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Relay for Life Brings Big Hope for Survivors

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Hiram – Less than twenty-four hours after we enjoyed temperatures in the upper 70s, teams of students, faculty, staff and community members walked amid blowing rain and snow last Friday night at the Charles A. Henry Field track at Hiram College in honor of cancer victims and survivors. Although the weather wasn’t ideal, it didn’t dampen the celebratory mood of this year’s Relay for Life event, themed, “Disney: Dream Big. Hope Big. Relay Big.” 

Survivor-lapDean of Students, Eric Riedel, a cancer survivor who kicked off the event, gave his opening remarks dressed as Woody from Toy Story. While his message and his outfit conveyed the humor that serves cancer survivors and caregivers so well, his message was a serious one. Riedel dedicated this year’s walk to both “those who are struggling with cancer, and those whose struggle has come to an end,” sharing both his own battle to beat cancer, and his aunt’s recent passing due to the disease.

As he shared his stories of beating testicular and prostate cancer, he expertly wove humor through his stories of survival when he spoke of his treatment for testicular cancer earlier in life. Humor aside, he closed by stressing the importance of events like Hiram College’s Relay For Life, bringing together the keys to successfully fight cancer – the support of family, friends, and having fun — along with the crucial role of fundraising to support research for a cure to the disease that affects so many.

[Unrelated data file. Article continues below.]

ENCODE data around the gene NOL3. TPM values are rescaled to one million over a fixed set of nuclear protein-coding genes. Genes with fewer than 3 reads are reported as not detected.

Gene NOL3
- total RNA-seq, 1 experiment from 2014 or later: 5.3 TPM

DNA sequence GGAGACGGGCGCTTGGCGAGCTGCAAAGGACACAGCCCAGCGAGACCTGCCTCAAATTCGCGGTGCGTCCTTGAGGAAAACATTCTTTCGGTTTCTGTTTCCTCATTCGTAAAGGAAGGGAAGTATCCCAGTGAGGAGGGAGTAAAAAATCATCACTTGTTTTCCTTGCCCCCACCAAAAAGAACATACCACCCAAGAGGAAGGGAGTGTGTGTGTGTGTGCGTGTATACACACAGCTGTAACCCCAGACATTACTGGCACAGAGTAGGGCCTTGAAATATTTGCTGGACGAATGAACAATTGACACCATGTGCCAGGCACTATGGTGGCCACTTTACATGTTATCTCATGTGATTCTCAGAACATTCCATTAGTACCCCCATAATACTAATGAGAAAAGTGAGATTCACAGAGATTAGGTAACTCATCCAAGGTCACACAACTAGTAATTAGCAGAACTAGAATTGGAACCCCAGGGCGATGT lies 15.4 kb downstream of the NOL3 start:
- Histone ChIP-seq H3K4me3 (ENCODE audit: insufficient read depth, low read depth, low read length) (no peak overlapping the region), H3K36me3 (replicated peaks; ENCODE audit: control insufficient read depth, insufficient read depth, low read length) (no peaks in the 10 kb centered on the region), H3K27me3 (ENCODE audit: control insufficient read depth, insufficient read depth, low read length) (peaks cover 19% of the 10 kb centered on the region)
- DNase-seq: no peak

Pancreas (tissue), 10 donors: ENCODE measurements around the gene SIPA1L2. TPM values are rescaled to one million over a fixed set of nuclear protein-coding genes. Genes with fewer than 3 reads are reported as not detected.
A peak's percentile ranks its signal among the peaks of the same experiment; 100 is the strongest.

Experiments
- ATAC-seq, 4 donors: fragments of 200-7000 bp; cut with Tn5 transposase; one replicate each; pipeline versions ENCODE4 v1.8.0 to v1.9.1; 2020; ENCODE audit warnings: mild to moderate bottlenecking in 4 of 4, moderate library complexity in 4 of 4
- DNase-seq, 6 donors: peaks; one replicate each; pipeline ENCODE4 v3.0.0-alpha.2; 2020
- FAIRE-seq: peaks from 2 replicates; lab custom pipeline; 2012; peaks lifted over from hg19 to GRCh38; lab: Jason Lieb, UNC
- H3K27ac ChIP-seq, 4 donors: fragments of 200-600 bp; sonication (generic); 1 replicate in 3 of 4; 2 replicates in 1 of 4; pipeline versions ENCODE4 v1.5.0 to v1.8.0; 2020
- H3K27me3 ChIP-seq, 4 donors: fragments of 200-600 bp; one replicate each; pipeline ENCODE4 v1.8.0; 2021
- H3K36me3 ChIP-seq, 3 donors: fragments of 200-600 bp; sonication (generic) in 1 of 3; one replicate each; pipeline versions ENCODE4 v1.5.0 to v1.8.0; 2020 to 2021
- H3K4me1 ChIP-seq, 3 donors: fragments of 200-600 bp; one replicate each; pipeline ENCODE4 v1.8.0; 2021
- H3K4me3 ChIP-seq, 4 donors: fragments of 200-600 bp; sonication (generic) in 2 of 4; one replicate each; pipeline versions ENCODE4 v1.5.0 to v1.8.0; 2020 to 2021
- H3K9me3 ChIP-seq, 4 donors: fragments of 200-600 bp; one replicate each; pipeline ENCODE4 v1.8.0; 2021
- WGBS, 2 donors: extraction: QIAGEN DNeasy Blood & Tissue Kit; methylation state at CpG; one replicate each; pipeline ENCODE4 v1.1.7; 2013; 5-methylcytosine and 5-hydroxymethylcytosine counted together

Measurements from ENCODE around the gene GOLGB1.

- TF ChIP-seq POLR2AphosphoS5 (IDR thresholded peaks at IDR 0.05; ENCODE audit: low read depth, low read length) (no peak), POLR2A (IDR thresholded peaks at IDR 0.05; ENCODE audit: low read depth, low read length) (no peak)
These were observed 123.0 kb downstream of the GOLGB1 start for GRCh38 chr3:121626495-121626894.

After Riedel spoke, he joined a group of survivors in the inaugural lap around the track, as family and friends cheered and “Survivor” by Destiny’s Child played on the loudspeaker. The Survivor Lap kicked off the 18-hour, overnight event, which ended with closing ceremonies at noon on Saturday. Several other special events, including a Survivor Dinner, prize raffles, and a karaoke competition took place throughout the evening.

The event was co-chaired by Hiram College seniors Rose Zychowski of Lakewood and Zach Fincham of Windham, and included 151 participants on 18 teams. Event co-chair Fincham said, “It’s such an inspirational event. When you’re here, you just feel it.” And people felt it indeed – as the event raised over $11,000 for the American Cancer Society (ACS).

ACS will use these funds to support cancer research and cancer recovery programs that benefit those suffering from the disease. To find out more, call 1-800-227-2345 or visit cancer.org.

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Stacy Turner is a wife, mother, and contributing reporter who has lived in the Mantua/Hiram area for over a dozen years. After enjoying a career in marketing, where she spent her time writing on behalf of other people, she gets a kick out of writing under her own name. Mostly, she enjoys the opportunity to learn more about her community through the stories she covers.